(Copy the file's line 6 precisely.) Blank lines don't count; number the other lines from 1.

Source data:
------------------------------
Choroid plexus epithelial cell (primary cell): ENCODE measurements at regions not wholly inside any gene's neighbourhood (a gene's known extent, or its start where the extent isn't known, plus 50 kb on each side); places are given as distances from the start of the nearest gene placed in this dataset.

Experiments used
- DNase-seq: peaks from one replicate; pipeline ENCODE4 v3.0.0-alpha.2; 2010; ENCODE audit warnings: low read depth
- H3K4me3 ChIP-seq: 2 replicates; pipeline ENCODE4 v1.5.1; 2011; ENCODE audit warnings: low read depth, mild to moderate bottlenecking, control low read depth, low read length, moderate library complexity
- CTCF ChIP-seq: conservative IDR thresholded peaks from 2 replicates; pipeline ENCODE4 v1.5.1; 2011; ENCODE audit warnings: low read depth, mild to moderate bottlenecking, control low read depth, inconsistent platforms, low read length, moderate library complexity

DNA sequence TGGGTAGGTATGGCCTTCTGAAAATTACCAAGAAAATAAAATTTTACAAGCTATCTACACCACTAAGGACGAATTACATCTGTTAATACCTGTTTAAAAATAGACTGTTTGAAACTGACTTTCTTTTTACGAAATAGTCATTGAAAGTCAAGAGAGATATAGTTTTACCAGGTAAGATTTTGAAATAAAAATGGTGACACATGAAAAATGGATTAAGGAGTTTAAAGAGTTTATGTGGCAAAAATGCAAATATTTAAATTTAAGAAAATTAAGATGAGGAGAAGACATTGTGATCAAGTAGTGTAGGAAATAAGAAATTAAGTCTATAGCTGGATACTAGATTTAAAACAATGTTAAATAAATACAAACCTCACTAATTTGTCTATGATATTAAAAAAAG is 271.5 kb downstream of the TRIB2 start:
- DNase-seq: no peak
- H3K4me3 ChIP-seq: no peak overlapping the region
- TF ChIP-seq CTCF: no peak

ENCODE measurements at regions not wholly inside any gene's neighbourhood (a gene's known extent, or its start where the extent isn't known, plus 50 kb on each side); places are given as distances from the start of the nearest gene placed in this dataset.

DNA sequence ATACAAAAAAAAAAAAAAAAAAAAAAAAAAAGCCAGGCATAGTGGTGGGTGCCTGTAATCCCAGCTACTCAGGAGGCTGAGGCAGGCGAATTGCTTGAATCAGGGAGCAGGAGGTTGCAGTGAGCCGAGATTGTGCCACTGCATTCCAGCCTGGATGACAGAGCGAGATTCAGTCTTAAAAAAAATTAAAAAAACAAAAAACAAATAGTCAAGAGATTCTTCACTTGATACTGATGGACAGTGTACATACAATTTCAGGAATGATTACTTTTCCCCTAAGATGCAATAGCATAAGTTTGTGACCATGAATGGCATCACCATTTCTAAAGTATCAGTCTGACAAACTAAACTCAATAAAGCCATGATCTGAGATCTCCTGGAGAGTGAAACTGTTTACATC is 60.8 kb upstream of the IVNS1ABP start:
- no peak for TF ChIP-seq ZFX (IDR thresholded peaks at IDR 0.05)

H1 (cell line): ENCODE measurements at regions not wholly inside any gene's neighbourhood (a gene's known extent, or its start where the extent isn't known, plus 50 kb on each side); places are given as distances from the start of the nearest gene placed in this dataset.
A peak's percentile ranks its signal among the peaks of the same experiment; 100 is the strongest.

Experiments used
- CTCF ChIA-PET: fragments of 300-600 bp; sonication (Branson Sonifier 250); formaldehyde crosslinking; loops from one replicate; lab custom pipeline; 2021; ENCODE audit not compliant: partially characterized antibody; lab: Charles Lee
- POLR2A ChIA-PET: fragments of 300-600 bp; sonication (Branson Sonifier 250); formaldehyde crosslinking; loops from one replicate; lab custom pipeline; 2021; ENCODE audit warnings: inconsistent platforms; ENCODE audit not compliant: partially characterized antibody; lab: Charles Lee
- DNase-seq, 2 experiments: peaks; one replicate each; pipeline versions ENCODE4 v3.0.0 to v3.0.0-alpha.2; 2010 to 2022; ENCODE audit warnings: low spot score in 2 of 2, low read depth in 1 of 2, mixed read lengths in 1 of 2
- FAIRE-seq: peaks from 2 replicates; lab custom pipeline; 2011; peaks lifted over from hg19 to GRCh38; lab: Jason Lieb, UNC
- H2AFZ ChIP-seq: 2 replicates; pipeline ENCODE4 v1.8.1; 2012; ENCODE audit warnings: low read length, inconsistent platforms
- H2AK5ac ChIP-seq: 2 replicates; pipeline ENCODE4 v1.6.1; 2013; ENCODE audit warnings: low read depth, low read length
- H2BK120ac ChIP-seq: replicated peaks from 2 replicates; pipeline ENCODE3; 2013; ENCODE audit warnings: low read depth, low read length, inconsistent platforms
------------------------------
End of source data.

DNA sequence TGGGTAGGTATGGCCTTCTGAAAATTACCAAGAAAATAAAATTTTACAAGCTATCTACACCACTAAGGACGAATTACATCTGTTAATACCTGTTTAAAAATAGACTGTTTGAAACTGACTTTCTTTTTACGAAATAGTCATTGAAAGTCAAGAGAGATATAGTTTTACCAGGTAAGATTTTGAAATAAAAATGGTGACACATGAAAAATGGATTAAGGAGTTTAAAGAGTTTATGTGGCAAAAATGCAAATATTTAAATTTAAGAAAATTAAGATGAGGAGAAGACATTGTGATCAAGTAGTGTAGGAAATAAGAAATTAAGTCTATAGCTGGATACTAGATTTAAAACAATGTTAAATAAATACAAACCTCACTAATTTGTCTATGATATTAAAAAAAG is 271.5 kb downstream of the TRIB2 start: